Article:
• Studies have confirmed that saikosaponin D can improve the renal function of Heymann nephritis rats and treat senile membranous nephritis.

Combinations

  • It can be used in combination with Fang Feng (Radix Saposhnikoviae) and Sheng Jiang (Rhizoma Zingiberis Recens) to treat fever, aversion to cold, and head and body pain caused by wind-cold
  • It can be used in combination with Ju Hua (Flos Chrysanthemi), Bo He (Mentha), and Sheng Ma (Rhizoma Cimicifugae) to treat fever and headache caused by wind-heat.
  • It can be used in combination with Xiang Fu (Rhizoma Cyperi), Chuan Xiong (Rhizoma Chuanxiong), and Bai Shao (White Peony Root) to treat distending pain of the lower abdomen, depression, menstrual disorders, and dysmenorrhea caused by stagnation of qi activity.
  • It can be used in combination with Dang Gui (Radix Angelicae Sinensis), Bai Shao (White Peony Root), Bai Zhu (Rhizoma Atractylodis Macrocephalae), and Fu Ling (Poria) to treat women with irregular menstruation, breast tenderness, lateral thorax pain, fatigue and loss of appetite caused by liver qi stagnation and blood deficiency.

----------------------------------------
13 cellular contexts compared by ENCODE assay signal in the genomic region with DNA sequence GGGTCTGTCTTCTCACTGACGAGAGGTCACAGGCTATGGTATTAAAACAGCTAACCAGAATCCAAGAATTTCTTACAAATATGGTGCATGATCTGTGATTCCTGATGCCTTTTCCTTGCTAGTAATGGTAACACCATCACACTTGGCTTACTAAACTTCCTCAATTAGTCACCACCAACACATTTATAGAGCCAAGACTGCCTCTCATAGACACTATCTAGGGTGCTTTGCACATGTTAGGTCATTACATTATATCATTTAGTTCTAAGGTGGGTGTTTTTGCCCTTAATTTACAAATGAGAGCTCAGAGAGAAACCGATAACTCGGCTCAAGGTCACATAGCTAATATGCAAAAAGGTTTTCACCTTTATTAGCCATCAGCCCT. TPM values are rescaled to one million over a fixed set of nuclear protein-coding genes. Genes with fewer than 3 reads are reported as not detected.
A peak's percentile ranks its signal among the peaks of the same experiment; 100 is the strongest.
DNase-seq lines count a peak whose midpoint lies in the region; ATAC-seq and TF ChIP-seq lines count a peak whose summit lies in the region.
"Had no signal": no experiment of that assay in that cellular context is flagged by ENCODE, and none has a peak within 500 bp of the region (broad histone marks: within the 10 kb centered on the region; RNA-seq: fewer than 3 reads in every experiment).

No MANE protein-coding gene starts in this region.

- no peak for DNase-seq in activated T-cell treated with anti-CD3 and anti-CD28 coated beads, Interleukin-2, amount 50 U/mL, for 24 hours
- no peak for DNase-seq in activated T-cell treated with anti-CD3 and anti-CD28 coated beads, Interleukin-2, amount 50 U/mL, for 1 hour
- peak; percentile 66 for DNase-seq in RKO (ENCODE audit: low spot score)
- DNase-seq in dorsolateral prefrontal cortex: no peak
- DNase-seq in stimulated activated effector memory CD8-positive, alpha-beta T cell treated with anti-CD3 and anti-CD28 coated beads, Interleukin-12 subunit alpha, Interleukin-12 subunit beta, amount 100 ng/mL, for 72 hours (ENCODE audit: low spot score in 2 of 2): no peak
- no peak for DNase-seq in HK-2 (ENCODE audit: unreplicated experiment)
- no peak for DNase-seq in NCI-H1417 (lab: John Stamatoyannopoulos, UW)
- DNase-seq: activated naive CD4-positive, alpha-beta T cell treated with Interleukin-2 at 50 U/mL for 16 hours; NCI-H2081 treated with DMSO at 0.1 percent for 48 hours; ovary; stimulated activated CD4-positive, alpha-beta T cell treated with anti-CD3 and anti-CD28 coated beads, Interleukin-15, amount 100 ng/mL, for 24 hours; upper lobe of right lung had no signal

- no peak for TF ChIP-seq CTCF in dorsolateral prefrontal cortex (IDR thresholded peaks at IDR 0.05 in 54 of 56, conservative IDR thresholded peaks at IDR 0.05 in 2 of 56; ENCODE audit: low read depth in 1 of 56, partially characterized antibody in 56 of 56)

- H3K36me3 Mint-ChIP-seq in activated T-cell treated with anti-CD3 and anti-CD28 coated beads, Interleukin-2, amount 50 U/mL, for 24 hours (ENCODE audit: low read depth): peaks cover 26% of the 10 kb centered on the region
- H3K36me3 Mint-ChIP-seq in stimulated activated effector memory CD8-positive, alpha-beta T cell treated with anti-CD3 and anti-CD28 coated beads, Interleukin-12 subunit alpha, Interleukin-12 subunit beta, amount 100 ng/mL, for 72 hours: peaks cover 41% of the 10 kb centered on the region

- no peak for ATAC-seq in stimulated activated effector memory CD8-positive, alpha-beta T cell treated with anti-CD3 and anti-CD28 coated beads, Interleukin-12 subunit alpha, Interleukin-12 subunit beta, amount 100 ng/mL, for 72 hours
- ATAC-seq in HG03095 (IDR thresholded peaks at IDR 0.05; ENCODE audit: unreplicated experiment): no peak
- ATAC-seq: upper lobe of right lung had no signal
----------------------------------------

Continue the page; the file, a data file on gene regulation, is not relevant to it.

• It can be used in combination with Ren Shen (Radix et Rhizoma Ginseng), Huang Qi (Radix Astragali), and Sheng Ma (Rhizoma Cimicifugae) to treat the lack of food accompanied by abdominal distension, chronic diarrhea, uterine prolapse, kidney ptosis, and fatigue caused by deficiency of qi in middle-jiao.

Side Effects

Animal experiments show that Bupleurum is toxic, but the toxicity is very small.

A small number of people taking it may cause allergic reactions such as rashes and itching.

Studies have confirmed that its injection may cause skin rash or shock.

Precautions and Warnings

  • The dosage of Chai Hu should be controlled at 3-9g.
  • It can be made into decoctions, pills, powders, or injections.
  • People who are allergic to Chai Hu should not take it.
  • You should not take nourishing Chinese medicine during the medication.
  • People with hyperactivity of yang due to yin deficiency should not take it.
  • People with a disturbance of liver-wind should not take it.
  • People with hyperactivity of fire due to yin deficiency should not take it.
  • People with an adverse flow of qi should not take it.
  • Children, the elderly, and the infirm should take it under the guidance of a doctor.
  • Pregnant and breastfeeding women should not take it.
  • The unprocessed Chai Hu is often used to relieve exterior symptoms and abate heat, and stir-fried Chai Hu with vinegar is often used to soothe liver qi for relieving qi stagnation.